Image Credit: “The Pillory – Clink Museum” by Frankie Roberto. Some rights reserved.

Comments

  1. says

    Maybe it is an irrational fear on Shermer’s part that ANY power exerted against him will somehow curtail his freedom… to which I would respond that maybe he should question the ways he’s using his freedom, if mere criticism is such a threat to him.

  2. Simon says

    Here’s more info on the Niemoller quote: http://www.history.ucsb.edu/faculty/marcuse/niem.htm

    Depending on which version of the quote you use (there are many variations circulating), he said something to the effect of

    “first they came for the… and then the…”

    where he apparently included: Communists, trade unions, Social Democrats, Jews, and other groups to show a steady progression of escalating attacks by the Nazis on various groups.

    If Shermer really wants to pursue the Niemoller analogy…who exactly does he think the “Inquisition” is going after? Men? Skeptics? Male Skeptics? Famous Male Skeptics?

    I should also point out that any analogy to the Nazis doesn’t necessarily need to be about their time in government. The Nazi storm troopers (which preceded the SS during the rise in Nazi popularity before 1933) were nasty thugs in their own right.

  3. says

    Simon:

    My view is that no one should ever ever ever use the phrase “came for” in proximity to the Nazis unless there’s actually someone “coming for” other people in a literal way. No one has been as rude to Shermer as I’m about to be, but even if everyone was saying that Michael Shermer likes to hump a pillow with the Gerber baby’s face on it while breaking the necks of squirrels with one hand while donating cash to the KKK with the other… STILL no one is “coming for him.”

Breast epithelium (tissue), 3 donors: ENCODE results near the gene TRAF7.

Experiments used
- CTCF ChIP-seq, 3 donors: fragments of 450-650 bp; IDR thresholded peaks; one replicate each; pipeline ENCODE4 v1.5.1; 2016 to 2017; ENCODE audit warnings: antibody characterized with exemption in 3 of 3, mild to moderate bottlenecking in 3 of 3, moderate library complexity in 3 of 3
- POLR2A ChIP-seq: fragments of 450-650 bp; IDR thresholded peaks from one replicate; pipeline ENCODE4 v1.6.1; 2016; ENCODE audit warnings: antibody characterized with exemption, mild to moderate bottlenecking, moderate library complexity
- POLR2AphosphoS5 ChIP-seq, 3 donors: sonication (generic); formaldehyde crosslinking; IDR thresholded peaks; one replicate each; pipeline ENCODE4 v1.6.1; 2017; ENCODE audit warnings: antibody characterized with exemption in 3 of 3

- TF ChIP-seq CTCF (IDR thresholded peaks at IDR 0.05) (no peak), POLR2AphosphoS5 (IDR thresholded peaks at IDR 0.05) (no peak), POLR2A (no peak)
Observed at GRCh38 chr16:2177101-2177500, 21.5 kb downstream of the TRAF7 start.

4. Wowbagger, Antipodean Dervish says

    It’s really becoming clear that too many atheists only know how to argue against believers who are part of a sociocultural majority – e.g. Christians in the US or Muslims in the Middle East. Anything outside of that scope and they’re lost – as illustrated by the complete rhetorical failure of Shermer’s response.

    The term, I believe, is ‘one-trick pony’.

  5. says

    I just don’t understand these ridiculously over-the-top responses to relatively mild criticisms. It’s like that cartoon gag–“Oh, it hurts so much! Stop it! Oh, the pain, the pain of it all!” “But I haven’t started yet.”

    Is this the way that respected skeptics respond to criticism? You prod at them once, in passing, and they howl about inquisitions and McCarthy and fascism? How are we supposed to take such behavior seriously? How would they respond to more robust critique?

    I mean, what about that story of the scientist who thanked the guy who disproved his theory, the one that’s always trotted out to demonstrate the scientific virtue of reexamining even deeply-held, deeply personal beliefs in light of new information? Did that story omit the three-page response where said learned professor called his usurper a Nazi?